Magnetic resonance scans were obtained with the cadavers in the supine position (because of spatial limitations of the head coil used), with the following magnetic resonance imaging parameters applied: sagittal T1 Vista (field of view, 270 × 270 × 205 mm; voxel size, 0.7 × 0.7 × 0.35 mm with a voxel reconstruction size of 0.352 mm; signal-to-noise ratio, 1.0; echo time, 18 msec; repetition time, 350 msec; 586 slices per data set); and three-dimensional T2-weighted short inversion time inversion recovery (field of view, 270 × 270 × 204 mm; voxel size, 0.9 × 0.9 × 0.45 mm with a voxel reconstruction size of 0.422 mm; signal-to-noise ratio, 1.0; echo time, 308 msec; repetition time, 3000 msec; 454 slices per data set) (Fig. 5).
Cephalic specimens were dissected after the imaging procedures at the Surgical Course Center (Salzburg, Austria), and dissections were facilitated by the previously injected colored radiopaque material (Figs. 6 through 8).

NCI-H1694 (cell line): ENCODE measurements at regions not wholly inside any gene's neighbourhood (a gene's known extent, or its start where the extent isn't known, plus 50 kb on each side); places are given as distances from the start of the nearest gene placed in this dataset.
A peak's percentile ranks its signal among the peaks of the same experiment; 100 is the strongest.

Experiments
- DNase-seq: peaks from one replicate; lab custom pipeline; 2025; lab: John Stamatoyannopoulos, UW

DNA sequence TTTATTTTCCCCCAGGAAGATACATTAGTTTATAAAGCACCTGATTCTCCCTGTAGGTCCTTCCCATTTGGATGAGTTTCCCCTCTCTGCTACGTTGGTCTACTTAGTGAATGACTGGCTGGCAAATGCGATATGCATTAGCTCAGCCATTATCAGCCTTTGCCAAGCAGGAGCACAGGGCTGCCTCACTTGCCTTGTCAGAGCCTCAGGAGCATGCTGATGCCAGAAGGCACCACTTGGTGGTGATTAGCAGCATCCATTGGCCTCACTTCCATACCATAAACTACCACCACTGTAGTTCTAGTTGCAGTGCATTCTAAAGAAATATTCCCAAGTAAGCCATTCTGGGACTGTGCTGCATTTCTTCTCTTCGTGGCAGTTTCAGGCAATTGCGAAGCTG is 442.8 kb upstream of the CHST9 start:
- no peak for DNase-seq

On three-dimensional reconstructions, the maximal vertical and horizontal extent of each compartment was measured. The precise location was evaluated in a transverse axis in relation to the midline (distance between the midline and the medialmost and lateralmost aspects) and in a longitudinal axis in relation to a horizontal line at the level of the nasion (horizontal nasion level) (Table 1). Vertical measurements were adjusted for midface height, calculated as the distance between the nasion and the base of the nasal spine (as seen on sagittal computed tomographic scans), and horizontal measurements were adjusted for the transverse diameter of the cranium calculated at its maximal extent (as seen on transverse computed tomographic scans). Correlations between the amount of the injected volume and the adjusted inferior boundary of each of the investigated compartments were calculated using bivariate correlation models (Pearson, r p). To also adjust for influences of age and body mass index, generalized linear models were performed using IBM SPSS Version 23 (IBM Corp., Armonk, N.Y.). Results were considered statistically significant at a probability level of p ≤ 0.05 to guide conclusions.